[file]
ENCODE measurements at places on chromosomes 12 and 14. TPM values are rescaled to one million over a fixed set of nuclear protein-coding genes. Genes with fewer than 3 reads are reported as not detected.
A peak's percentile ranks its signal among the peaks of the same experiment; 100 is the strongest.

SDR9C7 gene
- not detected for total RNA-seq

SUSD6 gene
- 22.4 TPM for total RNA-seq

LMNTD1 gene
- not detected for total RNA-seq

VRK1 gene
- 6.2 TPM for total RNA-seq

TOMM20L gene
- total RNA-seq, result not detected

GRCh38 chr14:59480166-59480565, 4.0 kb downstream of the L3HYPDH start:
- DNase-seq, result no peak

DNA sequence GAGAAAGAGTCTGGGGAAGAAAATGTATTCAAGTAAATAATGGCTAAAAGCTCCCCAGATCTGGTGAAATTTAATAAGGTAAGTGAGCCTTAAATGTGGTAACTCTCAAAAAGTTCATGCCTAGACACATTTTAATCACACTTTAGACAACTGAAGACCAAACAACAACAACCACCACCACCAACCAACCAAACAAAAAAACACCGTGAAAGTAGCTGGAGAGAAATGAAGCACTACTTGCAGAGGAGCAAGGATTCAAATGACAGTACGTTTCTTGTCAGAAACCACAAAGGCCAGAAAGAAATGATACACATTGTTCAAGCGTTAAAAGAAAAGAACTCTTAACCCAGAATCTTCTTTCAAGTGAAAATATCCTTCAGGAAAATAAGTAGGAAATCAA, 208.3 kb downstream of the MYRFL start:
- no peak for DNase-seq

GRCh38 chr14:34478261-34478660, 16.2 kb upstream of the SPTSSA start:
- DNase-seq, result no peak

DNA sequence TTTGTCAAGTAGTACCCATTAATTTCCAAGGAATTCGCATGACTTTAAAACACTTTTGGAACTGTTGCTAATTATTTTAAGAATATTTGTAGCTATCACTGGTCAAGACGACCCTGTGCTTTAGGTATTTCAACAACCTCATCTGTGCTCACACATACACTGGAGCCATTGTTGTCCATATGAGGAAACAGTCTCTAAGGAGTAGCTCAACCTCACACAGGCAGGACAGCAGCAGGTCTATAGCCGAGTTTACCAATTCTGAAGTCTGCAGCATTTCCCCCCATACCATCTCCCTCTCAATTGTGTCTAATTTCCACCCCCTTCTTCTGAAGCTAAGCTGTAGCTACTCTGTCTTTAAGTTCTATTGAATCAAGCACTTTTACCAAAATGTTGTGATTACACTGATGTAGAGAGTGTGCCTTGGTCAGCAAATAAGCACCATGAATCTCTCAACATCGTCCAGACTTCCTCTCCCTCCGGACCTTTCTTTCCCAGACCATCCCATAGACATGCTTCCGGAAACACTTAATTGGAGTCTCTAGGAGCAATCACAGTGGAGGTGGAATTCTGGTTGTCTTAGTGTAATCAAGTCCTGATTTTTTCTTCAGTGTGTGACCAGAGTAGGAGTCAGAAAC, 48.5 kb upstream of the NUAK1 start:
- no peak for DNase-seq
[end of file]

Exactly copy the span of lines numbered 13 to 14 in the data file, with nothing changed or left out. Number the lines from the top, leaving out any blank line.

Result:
GRCh38 chr14:59480166-59480565, 4.0 kb downstream of the L3HYPDH start:
- DNase-seq, result no peak